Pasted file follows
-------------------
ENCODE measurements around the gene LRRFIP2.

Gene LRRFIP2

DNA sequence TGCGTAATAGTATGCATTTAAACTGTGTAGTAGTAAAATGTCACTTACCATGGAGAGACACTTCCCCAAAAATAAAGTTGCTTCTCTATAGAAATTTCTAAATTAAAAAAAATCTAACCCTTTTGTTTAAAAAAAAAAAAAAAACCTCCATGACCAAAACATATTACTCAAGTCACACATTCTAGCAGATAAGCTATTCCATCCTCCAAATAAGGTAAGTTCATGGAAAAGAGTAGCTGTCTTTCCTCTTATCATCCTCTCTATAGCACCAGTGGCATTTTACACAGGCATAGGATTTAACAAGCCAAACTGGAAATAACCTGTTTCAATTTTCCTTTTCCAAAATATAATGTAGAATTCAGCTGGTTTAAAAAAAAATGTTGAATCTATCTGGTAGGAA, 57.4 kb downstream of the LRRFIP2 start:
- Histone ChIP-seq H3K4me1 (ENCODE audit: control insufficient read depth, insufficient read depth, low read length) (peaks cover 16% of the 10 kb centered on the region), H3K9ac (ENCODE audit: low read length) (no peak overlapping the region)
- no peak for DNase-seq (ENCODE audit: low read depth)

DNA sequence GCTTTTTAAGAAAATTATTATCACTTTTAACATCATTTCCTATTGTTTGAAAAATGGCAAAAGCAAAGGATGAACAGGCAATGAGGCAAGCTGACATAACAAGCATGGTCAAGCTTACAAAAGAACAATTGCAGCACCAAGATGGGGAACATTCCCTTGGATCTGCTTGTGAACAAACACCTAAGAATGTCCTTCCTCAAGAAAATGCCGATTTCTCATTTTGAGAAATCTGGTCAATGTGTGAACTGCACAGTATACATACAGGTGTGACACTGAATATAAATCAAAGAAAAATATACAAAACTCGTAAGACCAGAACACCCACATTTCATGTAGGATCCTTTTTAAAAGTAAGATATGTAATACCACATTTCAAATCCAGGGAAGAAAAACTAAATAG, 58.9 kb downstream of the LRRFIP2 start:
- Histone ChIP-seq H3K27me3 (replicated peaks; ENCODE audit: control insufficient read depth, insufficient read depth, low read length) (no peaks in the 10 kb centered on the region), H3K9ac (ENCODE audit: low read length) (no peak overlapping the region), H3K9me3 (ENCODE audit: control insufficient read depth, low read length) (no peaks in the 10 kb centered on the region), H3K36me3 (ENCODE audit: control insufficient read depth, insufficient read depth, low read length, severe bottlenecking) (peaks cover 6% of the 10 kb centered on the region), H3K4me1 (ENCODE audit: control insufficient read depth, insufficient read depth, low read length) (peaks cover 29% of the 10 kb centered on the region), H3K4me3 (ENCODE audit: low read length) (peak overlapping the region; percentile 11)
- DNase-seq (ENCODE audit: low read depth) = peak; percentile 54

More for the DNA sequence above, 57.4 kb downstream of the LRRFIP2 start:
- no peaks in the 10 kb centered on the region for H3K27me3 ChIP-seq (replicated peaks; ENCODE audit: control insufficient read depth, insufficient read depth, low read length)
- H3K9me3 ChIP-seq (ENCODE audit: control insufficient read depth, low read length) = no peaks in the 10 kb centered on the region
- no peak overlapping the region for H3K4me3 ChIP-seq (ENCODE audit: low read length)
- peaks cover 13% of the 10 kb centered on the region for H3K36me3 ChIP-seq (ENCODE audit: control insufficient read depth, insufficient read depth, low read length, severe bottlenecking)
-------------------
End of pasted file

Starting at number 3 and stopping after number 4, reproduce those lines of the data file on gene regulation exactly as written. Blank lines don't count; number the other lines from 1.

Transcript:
DNA sequence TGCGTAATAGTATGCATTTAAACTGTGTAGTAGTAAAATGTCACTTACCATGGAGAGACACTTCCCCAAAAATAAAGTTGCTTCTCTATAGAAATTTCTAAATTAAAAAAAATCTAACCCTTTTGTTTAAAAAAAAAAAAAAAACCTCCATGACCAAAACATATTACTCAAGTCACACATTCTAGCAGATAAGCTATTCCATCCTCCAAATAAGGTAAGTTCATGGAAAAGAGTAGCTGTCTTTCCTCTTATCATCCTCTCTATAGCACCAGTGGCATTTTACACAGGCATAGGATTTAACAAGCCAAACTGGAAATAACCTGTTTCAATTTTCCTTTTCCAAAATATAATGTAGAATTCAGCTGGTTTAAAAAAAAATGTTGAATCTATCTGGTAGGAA, 57.4 kb downstream of the LRRFIP2 start:
- Histone ChIP-seq H3K4me1 (ENCODE audit: control insufficient read depth, insufficient read depth, low read length) (peaks cover 16% of the 10 kb centered on the region), H3K9ac (ENCODE audit: low read length) (no peak overlapping the region)